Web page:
This morning I spied a little bit of light peeking around the houses & the trees as we left the house. I couldn’t capture it in my early morning photo, but it is there! I promise. The shortest day of the year is almost a month past, and it finally is showing up in our daily lives. I think there’s something very wrong when the kids leave for school before the sun is up. Plus, when it’s snowy and dark, it just feels extra cold to me. Luckily my kids love the snow, and thankfully school, so much it’s not a big deal for them.
Dane is finally on his “normal” school schedule. We’ve got our routine down and he seems well-acclimated to the new school. The only sad part is the leaving at oh-dark-thirty (ahem, 7:30). Because we leave so early the roosters are still sleeping. And the roosters are the very best part of our new little village. It’s possible every other house has a chicken coop, and a rooster. When the sun rises, and I think for a good hour after, the roosters are crowing up a storm. Dane loves this!
Our second day of school, this was still a short day, with mommy staying, we walked home shortly after sunrise. Hand-in-hand, through the snow, talking about the school, when he realized the roosters were crowing. He stopped, crowed a little himself, and jumped with joy when a rooster crowed right back at him. The really funny part is, Dane crowed in German. Yes, that is really a thing. Animals make different noises in different countries.
I grew up in Holland, and our roosters say: “Kukelku!”. In America its: “Cock-a-doodle-do” and in Germany it’s “Kikeriki!” Now, it could just be the words each country uses to define the same sound across the board. Maybe all roosters speak the same language. I really don’t know. I do know that when Dane crowed:
“Kikeriki!” that rooster crowed: “Kikeriki!” right back at him. For 5 minutes. While my toes slowly froze in the snow.
We celebrated St. Nicholas day (aka Sinterklaas in Dutch) on Sunday with the Dutch/German club here in Stuttgart. It was a very international affair with not just Dutch & German folks, but also Greek, American & Turkish people. Despite all our differences, we were there to really celebrate Sinterklaas and have a fabulous time. Dutch people love to sing, every visit I’m amazed that all my cousins know all the old folk songs and happily, loudly, sing along. The same is true for Sinterklaas.
We started off the afternoon practicing the old favorites, and then welcomed Sinterklaas in song. Of course, the best part of Sinterklaas is the presents. Ask any 5-year-old, or Dane. He’ll tell you! Sinterklaas gives the best presents. He gave all the kids there a present, and they told him what they wanted. Much to my kids delight, Sinterklaas spoke not just Dutch, but German and English as well. They were uber-impressed. I told them he spoke every language, and understood every child. Even Tess, who at 11 (and a half) is starting to doubt the existence of Santa Claus & Sinterklaas, had her faith firmly reaffirmed when Sinterklaas fluently spoke all three languages. Just like I said.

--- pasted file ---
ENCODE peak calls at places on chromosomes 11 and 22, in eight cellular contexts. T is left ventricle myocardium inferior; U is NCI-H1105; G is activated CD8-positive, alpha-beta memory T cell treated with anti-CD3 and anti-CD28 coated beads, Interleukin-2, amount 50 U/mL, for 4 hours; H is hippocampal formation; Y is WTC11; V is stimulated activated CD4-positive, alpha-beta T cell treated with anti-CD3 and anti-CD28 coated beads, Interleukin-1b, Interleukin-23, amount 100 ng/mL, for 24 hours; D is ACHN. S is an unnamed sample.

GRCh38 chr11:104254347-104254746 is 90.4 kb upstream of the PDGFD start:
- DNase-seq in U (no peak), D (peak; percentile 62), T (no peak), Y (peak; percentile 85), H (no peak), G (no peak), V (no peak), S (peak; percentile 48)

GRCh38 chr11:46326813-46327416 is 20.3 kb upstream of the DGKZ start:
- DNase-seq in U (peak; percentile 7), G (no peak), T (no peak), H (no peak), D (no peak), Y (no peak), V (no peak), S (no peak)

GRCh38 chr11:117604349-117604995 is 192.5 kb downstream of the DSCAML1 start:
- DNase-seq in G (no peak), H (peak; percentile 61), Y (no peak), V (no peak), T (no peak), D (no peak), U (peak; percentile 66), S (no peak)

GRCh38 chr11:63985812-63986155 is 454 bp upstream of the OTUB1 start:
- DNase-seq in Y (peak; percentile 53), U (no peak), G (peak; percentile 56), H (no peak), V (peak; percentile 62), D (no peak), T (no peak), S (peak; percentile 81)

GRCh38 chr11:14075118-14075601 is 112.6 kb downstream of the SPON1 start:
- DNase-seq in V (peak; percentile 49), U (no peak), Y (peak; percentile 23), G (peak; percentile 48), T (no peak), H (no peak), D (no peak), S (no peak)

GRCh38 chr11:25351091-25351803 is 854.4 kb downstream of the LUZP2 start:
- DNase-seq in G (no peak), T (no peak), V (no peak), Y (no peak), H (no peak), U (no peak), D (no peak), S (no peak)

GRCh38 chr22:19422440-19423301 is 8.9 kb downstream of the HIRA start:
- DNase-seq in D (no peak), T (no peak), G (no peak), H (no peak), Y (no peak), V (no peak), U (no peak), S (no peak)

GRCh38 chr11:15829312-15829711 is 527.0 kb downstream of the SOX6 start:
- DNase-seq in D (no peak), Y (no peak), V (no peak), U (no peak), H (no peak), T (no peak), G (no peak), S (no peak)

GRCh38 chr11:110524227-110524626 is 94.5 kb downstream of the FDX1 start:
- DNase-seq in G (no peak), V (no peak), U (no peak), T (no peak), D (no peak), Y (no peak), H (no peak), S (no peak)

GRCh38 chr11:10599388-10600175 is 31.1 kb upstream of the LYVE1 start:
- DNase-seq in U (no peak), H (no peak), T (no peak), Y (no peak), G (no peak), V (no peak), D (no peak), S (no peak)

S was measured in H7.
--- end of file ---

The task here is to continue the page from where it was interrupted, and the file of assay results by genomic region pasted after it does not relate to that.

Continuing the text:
Halfway through gift-giving, Sinterklaas needed a break and we were again led in song. Several of the smaller kids sang solo’s, but when it was Dane’s turn he became suddenly, uncharacteristically, shy. She even offered to let him sing in German, or English, both languages he speaks much better than Dutch. He still refused, and then she was looking at me. She wanted me to lead the crowd in song. Um. I’m completely, totally, tone-deaf. I sing worse than nails-on-a-chalkboard sound. That, she said, made it even better.
She was not to be swayed, and with Dane’s big eyes pleading at me to do this for him, I went up and led the crowd in a rowdy verson of Jingle Bells. It was, after all, a very international affair.
We squeezed in a trip to Holland before the snows gets deep. I’m not a fan of zooming down the autobahn at 80-90 miles an hour with ice so I mostly skip winter visits. I needed some St. Nicholas supplies (chocolate letters are much loved here) and I missed my family. Especially my Oma. It is always bittersweet visiting her. Her hair, though now snow white, is still totally her hair. And when our eyes meet, I see her in there, but she is no longer the same woman. So much is still there, but with the loss of intelligible speech comes a loss of who she is. It hurts. And I see it hurts her. I want to reach deep inside and just pull her back out. Instead I hug her, and love her, and talk her ears off.
Mostly she ignores me. What she really loves is to cuddle with Dane. The second she spots him her face literally lights up. A huge grin spreads across her face and she always looks me right in the eye. I can see “thank you” as clearly as her saying it. I plop him on her tray (she’s in a wheelchair now) and she grabs tight. She doesn’t let go until the very last second. Dane is an amazing sport. He lets her cuddle, and kiss, and fuss with his clothes. It does get a little boring, just sitting, and being fussed with, and loved, so this time I let him play his gamegirl (his is Tess’ old one, and pink, so… gamegirl).
Oma was fascinated by the gameboy & the little moving pictures on his screen. She “helped” him play Mario. Normally if you mess with Dane’s gameboy he has a fit, but this time he just stopped and waited patiently for her to touch the screen and push all the buttons. I’m pretty sure she cost him a game. He never squawked once.